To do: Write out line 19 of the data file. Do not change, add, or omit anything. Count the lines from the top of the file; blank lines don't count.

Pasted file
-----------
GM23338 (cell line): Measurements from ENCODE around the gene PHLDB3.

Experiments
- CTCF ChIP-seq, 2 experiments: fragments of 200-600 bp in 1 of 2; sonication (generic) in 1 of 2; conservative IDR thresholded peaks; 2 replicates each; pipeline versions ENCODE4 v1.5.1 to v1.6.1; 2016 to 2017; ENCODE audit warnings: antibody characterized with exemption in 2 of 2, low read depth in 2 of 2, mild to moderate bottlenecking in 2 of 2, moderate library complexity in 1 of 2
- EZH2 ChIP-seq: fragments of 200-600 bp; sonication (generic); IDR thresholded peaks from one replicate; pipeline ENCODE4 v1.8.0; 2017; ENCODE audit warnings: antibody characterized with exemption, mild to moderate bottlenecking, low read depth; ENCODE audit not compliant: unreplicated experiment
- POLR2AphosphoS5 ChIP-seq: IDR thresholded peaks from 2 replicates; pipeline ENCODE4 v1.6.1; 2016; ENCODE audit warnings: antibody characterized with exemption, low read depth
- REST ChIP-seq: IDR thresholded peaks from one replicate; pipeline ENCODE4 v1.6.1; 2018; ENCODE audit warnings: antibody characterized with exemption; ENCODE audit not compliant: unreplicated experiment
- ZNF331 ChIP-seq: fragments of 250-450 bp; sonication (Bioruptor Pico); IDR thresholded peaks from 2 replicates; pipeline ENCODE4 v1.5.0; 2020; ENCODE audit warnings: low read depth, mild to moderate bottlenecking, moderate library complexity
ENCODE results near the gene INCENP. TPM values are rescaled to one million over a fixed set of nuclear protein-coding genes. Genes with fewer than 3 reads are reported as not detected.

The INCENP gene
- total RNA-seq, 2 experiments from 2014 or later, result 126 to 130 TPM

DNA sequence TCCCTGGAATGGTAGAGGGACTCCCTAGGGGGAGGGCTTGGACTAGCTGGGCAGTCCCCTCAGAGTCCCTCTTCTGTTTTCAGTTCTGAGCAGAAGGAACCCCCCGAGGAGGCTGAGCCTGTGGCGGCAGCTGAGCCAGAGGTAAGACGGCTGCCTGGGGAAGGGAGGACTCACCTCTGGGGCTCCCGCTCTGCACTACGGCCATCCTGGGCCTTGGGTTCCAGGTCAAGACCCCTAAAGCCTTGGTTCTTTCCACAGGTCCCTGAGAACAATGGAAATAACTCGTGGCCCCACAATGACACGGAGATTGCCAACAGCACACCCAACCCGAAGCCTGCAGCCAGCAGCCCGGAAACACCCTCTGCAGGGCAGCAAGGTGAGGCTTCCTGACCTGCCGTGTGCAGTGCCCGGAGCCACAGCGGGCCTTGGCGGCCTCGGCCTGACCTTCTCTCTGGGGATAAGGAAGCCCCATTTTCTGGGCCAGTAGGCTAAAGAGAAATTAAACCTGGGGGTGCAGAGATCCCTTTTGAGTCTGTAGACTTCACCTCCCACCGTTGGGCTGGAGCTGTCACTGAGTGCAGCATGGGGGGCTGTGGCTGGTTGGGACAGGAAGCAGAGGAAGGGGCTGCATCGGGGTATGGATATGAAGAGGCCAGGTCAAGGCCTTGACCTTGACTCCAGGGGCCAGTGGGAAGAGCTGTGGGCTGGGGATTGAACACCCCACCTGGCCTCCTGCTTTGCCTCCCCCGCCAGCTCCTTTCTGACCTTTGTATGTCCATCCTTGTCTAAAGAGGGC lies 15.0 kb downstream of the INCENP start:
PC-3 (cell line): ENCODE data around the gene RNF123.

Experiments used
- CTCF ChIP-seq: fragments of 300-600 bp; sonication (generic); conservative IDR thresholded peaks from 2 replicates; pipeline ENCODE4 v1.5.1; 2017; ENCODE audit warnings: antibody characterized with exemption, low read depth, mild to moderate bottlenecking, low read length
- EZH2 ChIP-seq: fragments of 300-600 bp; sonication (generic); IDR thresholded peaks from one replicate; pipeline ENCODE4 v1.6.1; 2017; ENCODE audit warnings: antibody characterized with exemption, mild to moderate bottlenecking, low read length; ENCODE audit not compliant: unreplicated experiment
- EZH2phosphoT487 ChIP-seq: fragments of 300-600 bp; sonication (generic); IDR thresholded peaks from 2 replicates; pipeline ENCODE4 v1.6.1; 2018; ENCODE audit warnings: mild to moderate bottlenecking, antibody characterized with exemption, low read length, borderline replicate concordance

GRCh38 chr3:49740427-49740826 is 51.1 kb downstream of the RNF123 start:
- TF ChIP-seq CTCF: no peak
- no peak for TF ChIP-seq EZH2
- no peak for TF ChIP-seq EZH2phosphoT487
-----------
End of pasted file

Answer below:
- no peak for TF ChIP-seq EZH2